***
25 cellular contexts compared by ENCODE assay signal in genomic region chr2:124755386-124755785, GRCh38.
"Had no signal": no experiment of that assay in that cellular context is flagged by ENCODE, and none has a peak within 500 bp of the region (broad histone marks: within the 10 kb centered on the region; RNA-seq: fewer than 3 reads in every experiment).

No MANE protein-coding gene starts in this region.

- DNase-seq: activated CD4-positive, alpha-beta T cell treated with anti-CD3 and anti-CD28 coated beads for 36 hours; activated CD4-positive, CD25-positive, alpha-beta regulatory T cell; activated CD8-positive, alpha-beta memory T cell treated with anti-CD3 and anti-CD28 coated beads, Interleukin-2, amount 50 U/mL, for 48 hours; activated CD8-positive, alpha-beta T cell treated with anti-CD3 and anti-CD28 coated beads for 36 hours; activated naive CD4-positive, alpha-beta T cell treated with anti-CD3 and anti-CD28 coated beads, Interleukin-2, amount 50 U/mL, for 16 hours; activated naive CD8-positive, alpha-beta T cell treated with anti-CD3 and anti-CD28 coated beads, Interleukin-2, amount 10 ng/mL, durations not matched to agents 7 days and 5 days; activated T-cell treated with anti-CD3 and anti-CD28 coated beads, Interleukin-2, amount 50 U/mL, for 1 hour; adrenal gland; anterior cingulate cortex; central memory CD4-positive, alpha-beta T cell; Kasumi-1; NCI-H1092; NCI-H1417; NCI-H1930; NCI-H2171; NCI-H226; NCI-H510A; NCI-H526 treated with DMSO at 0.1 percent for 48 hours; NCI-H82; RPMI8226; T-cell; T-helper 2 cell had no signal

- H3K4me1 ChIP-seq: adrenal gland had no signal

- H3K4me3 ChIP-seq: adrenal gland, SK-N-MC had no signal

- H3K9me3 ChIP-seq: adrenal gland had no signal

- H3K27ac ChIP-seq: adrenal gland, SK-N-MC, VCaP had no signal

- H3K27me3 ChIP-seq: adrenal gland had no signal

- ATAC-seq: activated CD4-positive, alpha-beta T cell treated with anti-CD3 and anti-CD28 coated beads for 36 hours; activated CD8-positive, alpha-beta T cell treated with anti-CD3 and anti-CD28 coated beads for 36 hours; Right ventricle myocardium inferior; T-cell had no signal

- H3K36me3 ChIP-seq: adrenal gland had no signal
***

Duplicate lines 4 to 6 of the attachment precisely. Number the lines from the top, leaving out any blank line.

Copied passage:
- DNase-seq: activated CD4-positive, alpha-beta T cell treated with anti-CD3 and anti-CD28 coated beads for 36 hours; activated CD4-positive, CD25-positive, alpha-beta regulatory T cell; activated CD8-positive, alpha-beta memory T cell treated with anti-CD3 and anti-CD28 coated beads, Interleukin-2, amount 50 U/mL, for 48 hours; activated CD8-positive, alpha-beta T cell treated with anti-CD3 and anti-CD28 coated beads for 36 hours; activated naive CD4-positive, alpha-beta T cell treated with anti-CD3 and anti-CD28 coated beads, Interleukin-2, amount 50 U/mL, for 16 hours; activated naive CD8-positive, alpha-beta T cell treated with anti-CD3 and anti-CD28 coated beads, Interleukin-2, amount 10 ng/mL, durations not matched to agents 7 days and 5 days; activated T-cell treated with anti-CD3 and anti-CD28 coated beads, Interleukin-2, amount 50 U/mL, for 1 hour; adrenal gland; anterior cingulate cortex; central memory CD4-positive, alpha-beta T cell; Kasumi-1; NCI-H1092; NCI-H1417; NCI-H1930; NCI-H2171; NCI-H226; NCI-H510A; NCI-H526 treated with DMSO at 0.1 percent for 48 hours; NCI-H82; RPMI8226; T-cell; T-helper 2 cell had no signal

- H3K4me1 ChIP-seq: adrenal gland had no signal

- H3K4me3 ChIP-seq: adrenal gland, SK-N-MC had no signal